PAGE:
democracy develops, particularly if there's a removal of the threat of 
force in the Taiwan Straits, the more outspoken the voices of Taiwan 
independence will be, and this does, it seems to me, create a certain 
contradiction for American policy.  We can persuade China to reduce the 
threat of force, but this will only increase the voices for independence 
in Taiwan, won't it? 
SECRETARY CHRISTOPHER:  As I said in my remarks, I think that the one-
China policy has served both countries -- I'm sorry, both entities very 
well -- (laughter).  It has served China.  You can see the great 
progress in China, but it served equally well in Taiwan.  Not only has 
there been a great march toward democracy, but there's been a great 
march toward economic progress and economic prowess. 
I see no reason to change a policy that's worked so well, both in Taiwan 
and in China.  I think I have some question about the premise of your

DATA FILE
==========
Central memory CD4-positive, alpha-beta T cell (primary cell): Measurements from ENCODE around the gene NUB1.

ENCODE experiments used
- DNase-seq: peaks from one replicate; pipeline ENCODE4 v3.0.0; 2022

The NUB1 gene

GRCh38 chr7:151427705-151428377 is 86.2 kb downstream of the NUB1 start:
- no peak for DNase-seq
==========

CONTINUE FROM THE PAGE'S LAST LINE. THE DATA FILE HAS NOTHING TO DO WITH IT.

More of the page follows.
question.  I'm sure you can find people both in Taiwan and China who 
have some doubts about the one-China policy, but from the standpoint of 
United States' interests, I think we're well served by having robust 
unofficial relations with Taiwan and managing good relations with China.  
That's served us well in the past. 
Of course, what we need to examine here is what is in the long-term 
interests of the United States.  That's what our policy ought to be 
based upon, has been based upon, will be based upon, and in those terms 
I think the maintenance of the one-China policy continues to be sound 
and sensible. 
MR. CONABLE:  Mr. Secretary, I understand we have time left for only two 
short questions.   
QUESTION:  We've for many years discussed China in the context of the